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Before Florida started evolving into a bona fide gastronomic destination, one respected by eaters and chefs alike, when one used the word food in the same sentence as The Sunshine State, one of two things may have come to mind -- oranges and early bird. And while both still play a very important role in the state's reputation, pop culturally or otherwise, there's a lot more to Florida food than just citrus and $3.99 prime rib, and as the locavore craze continues in which people prefer to eat or cook with only local ingredients, the following list of foods indigenous to the state can be considered the holy grail for Florida gourmands. If it's true Florida cuisine you are looking for, these are the ingredients you'll want to have, whether in some fancy, five star fusion restaurant or a hands on sea shanty with ice cold beer, paper napkins, and plastic cutlery.

  • Avocado
  • Starfruit
  • Coconut
  • Key lime
  • Kumquat
  • Hearts of palm
  • Mango
  • Papaya
  • Passion fruit
  • Spiny lobster
  • Stone crabs

As for the unofficial term "Florida Cuisine," it can mean many things, but we suppose Floribbean, the fusion of Caribbean and Latin flavors with the aforementioned local Florida flavors, says it best, especially down in South Florida and in Tampa where the Latin influences are so enormous. Some food snobs shudder at the term and prefer the phrase New World Cuisine, the product of Miami-based chef Norman Van Aken. But it's all semantics. Think crack conch chowder with orange, saffron, and coconut. Or spiny lobster salad with mango.

But Florida cuisine really does vary by region. The farther north you go, the closer to the Deep South you are, and instead of Latin influences, you'll see more of a Southern comfort twist on Florida cuisine -- a locally caught fish with, say, hush puppies and collard greens. Or, gator tail with grits and butter. Over on the Gulf Coast, you tend to see a lot of smoked fish, most commonly mullet, in many incarnations but most ubiquitously as a dip or spread eaten with crackers and, if you dare, hot sauce. Near Lake Okeechobee, the fish is usually catfish, and it's almost always fried.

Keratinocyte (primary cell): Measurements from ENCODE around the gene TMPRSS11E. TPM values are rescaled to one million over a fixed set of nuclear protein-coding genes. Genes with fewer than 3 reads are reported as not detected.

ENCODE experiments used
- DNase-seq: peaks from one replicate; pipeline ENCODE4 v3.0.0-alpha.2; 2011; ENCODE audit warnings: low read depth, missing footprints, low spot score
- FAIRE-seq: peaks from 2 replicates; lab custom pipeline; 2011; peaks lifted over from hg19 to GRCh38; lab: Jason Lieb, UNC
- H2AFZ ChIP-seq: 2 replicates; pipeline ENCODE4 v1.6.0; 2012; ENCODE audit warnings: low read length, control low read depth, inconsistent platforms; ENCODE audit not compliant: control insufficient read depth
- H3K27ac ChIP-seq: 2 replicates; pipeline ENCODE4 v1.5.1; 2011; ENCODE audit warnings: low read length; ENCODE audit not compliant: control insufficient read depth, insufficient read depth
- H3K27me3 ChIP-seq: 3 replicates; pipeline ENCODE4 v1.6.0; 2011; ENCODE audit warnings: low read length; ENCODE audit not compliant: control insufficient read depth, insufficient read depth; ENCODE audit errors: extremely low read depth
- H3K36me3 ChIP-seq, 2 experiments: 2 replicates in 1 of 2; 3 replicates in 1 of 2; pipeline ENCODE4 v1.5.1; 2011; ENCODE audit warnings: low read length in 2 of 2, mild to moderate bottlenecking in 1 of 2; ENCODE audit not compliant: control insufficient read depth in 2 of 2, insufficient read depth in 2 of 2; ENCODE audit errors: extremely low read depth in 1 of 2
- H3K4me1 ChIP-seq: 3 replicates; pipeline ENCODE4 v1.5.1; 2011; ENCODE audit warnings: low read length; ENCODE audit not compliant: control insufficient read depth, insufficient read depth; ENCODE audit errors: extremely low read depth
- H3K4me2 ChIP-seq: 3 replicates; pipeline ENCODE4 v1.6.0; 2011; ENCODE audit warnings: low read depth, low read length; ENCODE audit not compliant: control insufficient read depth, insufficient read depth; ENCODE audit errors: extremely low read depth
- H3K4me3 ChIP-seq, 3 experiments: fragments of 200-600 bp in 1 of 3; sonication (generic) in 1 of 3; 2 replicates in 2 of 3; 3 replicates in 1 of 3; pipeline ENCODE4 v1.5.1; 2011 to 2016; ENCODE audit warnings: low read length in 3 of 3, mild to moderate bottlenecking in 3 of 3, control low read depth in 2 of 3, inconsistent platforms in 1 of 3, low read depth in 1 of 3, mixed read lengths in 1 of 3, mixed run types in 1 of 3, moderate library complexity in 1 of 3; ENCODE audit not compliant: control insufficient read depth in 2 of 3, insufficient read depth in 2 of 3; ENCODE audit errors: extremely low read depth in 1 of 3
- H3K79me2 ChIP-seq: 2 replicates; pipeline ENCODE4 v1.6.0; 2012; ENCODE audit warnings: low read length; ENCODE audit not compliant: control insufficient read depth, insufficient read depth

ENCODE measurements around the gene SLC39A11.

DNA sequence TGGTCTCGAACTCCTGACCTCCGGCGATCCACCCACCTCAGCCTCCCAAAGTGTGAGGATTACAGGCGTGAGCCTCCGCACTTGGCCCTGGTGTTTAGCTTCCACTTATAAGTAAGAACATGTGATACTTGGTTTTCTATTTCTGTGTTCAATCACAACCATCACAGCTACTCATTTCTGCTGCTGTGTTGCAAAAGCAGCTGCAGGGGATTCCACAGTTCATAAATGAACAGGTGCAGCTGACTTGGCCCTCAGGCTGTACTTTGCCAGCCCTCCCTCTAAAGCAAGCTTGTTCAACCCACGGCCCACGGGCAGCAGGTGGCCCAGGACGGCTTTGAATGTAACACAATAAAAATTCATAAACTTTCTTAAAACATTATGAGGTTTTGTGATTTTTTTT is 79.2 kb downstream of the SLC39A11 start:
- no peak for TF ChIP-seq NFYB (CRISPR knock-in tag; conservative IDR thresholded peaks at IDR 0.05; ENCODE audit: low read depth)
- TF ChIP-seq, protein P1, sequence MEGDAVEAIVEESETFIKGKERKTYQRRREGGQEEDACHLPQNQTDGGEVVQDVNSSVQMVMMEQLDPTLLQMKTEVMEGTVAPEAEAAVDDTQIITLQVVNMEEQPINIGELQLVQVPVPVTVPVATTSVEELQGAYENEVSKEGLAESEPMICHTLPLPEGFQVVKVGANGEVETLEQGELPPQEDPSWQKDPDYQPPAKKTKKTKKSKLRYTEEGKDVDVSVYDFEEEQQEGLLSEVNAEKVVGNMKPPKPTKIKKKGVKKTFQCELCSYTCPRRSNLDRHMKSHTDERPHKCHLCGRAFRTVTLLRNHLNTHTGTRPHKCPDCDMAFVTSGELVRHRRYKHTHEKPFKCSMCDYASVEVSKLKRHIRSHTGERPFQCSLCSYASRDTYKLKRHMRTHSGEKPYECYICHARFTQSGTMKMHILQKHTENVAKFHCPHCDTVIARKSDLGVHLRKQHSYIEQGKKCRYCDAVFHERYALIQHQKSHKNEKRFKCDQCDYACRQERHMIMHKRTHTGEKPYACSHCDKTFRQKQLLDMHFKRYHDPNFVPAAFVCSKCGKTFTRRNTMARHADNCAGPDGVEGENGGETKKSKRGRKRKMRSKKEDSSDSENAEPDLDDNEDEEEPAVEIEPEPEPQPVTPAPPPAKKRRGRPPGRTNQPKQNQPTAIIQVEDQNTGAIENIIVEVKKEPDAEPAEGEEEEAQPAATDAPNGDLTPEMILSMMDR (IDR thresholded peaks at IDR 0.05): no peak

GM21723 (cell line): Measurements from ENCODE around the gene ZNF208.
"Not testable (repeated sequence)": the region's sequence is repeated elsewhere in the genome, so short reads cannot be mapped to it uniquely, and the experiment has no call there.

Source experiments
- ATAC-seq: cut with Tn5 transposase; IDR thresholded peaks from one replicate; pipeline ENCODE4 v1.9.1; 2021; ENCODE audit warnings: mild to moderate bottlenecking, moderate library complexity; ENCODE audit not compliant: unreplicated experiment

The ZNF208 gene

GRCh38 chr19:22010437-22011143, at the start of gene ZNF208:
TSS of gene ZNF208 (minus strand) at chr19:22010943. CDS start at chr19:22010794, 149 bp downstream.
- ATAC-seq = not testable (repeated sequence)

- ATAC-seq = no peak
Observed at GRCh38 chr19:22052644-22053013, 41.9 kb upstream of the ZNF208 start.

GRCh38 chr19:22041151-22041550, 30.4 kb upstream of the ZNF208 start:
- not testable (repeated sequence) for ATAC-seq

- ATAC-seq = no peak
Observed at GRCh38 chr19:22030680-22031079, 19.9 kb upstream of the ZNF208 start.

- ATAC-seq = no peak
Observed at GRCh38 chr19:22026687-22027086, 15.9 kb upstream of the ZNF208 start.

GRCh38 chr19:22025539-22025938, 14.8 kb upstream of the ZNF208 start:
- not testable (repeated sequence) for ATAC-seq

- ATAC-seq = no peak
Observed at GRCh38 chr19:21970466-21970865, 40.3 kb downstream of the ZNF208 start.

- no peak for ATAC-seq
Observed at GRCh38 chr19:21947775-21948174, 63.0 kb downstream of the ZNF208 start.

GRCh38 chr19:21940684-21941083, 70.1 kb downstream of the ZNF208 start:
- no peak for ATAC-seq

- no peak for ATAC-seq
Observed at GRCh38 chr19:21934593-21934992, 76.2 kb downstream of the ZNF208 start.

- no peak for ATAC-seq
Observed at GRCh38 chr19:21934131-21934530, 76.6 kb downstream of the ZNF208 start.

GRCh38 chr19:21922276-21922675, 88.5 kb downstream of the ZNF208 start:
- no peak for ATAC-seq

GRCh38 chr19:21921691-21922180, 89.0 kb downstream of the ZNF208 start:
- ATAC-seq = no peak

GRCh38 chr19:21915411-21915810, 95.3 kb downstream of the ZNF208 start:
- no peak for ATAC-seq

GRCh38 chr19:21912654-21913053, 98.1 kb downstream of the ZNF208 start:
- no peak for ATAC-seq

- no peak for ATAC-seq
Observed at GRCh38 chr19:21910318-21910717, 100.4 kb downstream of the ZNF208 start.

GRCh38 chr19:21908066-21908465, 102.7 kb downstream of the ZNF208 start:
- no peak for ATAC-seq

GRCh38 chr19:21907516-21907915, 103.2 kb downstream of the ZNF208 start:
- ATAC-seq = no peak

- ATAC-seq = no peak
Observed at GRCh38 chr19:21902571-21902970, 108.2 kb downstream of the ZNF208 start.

The following is a good, but by no means comprehensive, list of typical (or atypical, rather) South Florida cuisine:

  • Cuban Sandwiches (also known as medianoche, translation: "at midnight"): some say they were originated in Miami, others say Tampa, but wherever it was, it's a delicious combo of ham, roasted pork, Swiss, pickles, mustard, and, depending on where you are, sometimes salami on crispy, crusty, toasted "Cuban bread," whose origin is still questionable.
  • Grouper Sandwiches: Or pretty much any fish (snapper, mahimahi, pompano, and so on) sandwich, though grouper is the Ryan Seacrest of Florida fish, appearing on many menus in many incarnations, from grilled and fried to blackened or jerked.
  • Mango Salsa: A Floribbean staple much like ketchup is to BBQ.
  • Conch Fritters: Fried balls of chewy conch, usually found in the Keys or anywhere where there's water views.
  • Key Lime Pie: Made from those luscious limes found, yes, in the Keys, these pies are everywhere throughout the region, and everywhere claims to have the best. You be the judge.
  • Hearts of Palm Salad: Often found in old school $6.99 prime rib, steak, and lobster houses, though often found in chichi eateries as well.

Note: This information was accurate when it was published, but can change without notice. Please be sure to confirm all rates and details directly with the companies in question before planning your trip.